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DePuy (IV): And keep the U.S. out of inconclusive, two-administration wars

Here’s another thought from Gen. William DePuy about the lessons of the Vietnam War. I was especially struck by his observation, made in 1987, about trying to continue a war beyond one administration, which made me realize how difficult it must be for President Obama to deal with Iraq and Afghanistan: Prudent military planners should ...

Wikimedia Commons
Wikimedia Commons

Here’s another thought from Gen. William DePuy about the lessons of the Vietnam War. I was especially struck by his observation, made in 1987, about trying to continue a war beyond one administration, which made me realize how difficult it must be for President Obama to deal with Iraq and Afghanistan:

Prudent military planners should draw the obvious conclusion that operations which span two administrations may lose their support in midstream. Very short operations like Grenada are about perfect. Long inconclusive operations like Vietnam are now known to be doomed. We may take this to be a legitimate consideration in connection with the doctrine governing operational art. It is a political refinement which is no less organic to the problem.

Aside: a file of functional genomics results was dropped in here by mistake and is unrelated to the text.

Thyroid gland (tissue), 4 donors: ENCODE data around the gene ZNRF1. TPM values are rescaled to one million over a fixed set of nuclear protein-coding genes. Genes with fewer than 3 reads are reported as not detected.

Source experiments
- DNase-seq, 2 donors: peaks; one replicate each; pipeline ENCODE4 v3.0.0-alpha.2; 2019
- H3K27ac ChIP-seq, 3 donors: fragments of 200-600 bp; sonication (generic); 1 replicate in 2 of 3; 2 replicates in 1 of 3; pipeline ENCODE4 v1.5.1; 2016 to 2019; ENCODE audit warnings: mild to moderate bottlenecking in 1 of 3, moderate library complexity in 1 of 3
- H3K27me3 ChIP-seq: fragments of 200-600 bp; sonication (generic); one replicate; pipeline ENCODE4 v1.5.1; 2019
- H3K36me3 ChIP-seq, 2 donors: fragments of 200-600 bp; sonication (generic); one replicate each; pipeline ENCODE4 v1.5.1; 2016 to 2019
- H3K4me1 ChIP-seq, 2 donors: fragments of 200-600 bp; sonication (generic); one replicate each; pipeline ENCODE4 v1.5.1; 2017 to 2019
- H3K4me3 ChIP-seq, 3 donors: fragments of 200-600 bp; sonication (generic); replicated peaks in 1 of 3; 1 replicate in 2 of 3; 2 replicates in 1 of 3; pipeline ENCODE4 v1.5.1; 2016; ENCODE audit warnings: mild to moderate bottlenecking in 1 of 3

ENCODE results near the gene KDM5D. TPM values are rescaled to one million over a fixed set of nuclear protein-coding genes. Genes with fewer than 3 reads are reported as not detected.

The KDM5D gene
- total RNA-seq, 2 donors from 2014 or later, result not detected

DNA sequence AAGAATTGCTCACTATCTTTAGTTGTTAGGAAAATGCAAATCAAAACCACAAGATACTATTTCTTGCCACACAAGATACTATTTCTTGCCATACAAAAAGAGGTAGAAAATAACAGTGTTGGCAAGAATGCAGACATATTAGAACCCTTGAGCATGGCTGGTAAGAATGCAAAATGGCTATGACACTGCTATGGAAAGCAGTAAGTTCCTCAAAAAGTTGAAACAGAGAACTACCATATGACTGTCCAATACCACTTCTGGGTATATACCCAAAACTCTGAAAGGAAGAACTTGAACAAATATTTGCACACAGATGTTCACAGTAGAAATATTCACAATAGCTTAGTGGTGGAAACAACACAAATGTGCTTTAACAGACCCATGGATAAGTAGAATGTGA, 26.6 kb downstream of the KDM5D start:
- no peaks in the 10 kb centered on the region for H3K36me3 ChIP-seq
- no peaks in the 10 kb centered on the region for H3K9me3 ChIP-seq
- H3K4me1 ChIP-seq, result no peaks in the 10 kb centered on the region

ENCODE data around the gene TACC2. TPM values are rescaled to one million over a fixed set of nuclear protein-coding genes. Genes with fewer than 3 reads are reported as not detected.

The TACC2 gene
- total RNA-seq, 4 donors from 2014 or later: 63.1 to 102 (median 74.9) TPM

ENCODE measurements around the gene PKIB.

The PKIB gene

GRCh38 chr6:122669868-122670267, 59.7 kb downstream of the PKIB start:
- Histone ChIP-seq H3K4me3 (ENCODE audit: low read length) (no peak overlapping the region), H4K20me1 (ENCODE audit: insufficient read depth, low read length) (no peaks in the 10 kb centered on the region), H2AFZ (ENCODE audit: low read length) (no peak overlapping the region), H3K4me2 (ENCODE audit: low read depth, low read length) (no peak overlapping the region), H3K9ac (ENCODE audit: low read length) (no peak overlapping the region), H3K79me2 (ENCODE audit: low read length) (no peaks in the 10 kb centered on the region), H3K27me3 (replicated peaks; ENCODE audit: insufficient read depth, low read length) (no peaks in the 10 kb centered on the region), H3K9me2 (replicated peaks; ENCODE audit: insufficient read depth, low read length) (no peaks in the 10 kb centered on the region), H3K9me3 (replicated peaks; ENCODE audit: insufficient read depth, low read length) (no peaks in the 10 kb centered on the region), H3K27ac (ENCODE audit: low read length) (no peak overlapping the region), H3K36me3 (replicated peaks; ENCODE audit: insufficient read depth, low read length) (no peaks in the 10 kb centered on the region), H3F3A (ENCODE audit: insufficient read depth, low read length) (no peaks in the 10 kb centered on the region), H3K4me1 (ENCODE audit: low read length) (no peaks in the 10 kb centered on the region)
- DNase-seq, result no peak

(From p. 399, Selected Papers of General William E. DePuy)

Thomas E. Ricks covered the U.S. military from 1991 to 2008 for the Wall Street Journal and then the Washington Post. He can be reached at ricksblogcomment@gmail.com. Twitter: @tomricks1

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